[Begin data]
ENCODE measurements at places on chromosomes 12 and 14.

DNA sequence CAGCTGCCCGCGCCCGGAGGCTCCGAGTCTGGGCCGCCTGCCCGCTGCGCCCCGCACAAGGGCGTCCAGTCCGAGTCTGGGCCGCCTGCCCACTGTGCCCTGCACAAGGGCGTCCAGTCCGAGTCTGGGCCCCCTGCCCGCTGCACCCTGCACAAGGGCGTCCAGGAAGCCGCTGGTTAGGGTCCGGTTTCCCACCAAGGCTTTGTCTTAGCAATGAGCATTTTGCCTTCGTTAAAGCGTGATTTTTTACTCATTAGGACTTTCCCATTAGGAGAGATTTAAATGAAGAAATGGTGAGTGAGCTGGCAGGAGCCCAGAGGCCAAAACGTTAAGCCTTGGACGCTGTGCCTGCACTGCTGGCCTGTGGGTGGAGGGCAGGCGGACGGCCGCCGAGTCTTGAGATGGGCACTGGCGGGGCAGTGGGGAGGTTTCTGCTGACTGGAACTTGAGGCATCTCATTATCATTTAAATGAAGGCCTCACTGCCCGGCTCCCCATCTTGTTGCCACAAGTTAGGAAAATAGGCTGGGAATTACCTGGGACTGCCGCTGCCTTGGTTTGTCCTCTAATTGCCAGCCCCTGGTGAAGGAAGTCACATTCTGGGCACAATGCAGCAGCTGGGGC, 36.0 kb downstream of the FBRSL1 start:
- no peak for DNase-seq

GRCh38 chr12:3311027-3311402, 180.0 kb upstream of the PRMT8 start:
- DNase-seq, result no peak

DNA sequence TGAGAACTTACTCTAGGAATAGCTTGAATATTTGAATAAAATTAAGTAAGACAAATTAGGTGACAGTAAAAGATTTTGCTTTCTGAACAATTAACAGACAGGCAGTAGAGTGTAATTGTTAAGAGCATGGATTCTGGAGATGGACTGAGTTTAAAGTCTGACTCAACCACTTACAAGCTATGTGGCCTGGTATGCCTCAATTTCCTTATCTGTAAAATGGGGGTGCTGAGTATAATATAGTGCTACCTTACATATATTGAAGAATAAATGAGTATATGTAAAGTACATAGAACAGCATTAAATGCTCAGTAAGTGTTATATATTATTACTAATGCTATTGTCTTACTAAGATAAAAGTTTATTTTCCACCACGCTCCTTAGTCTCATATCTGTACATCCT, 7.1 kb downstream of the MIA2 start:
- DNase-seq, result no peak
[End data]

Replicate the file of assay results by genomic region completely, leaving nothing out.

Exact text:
ENCODE measurements at places on chromosomes 12 and 14.

DNA sequence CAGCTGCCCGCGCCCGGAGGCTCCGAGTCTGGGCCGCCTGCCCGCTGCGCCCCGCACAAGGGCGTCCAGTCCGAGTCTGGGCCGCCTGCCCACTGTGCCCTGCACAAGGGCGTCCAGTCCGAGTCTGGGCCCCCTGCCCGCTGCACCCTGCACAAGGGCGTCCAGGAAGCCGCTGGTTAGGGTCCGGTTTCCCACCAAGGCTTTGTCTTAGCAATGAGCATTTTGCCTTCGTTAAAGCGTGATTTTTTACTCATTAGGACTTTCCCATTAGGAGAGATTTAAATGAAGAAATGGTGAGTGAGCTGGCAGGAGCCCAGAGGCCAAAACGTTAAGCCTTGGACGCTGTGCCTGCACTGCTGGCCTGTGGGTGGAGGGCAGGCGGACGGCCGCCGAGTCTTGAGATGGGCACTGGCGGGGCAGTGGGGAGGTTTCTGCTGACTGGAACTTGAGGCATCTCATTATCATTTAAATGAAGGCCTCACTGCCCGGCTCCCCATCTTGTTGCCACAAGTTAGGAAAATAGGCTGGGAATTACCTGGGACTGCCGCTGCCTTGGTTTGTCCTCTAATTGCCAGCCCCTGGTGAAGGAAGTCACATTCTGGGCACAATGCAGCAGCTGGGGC, 36.0 kb downstream of the FBRSL1 start:
- no peak for DNase-seq

GRCh38 chr12:3311027-3311402, 180.0 kb upstream of the PRMT8 start:
- DNase-seq, result no peak

DNA sequence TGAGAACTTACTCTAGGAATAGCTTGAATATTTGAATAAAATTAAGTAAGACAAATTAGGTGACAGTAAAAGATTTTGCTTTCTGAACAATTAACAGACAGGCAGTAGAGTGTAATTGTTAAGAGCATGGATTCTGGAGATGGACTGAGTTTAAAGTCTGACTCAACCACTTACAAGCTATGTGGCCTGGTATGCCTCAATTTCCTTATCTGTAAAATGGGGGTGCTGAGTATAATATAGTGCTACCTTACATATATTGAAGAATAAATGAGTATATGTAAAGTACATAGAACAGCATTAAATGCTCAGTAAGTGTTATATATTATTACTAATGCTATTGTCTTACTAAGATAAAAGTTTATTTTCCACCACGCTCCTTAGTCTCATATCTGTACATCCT, 7.1 kb downstream of the MIA2 start:
- DNase-seq, result no peak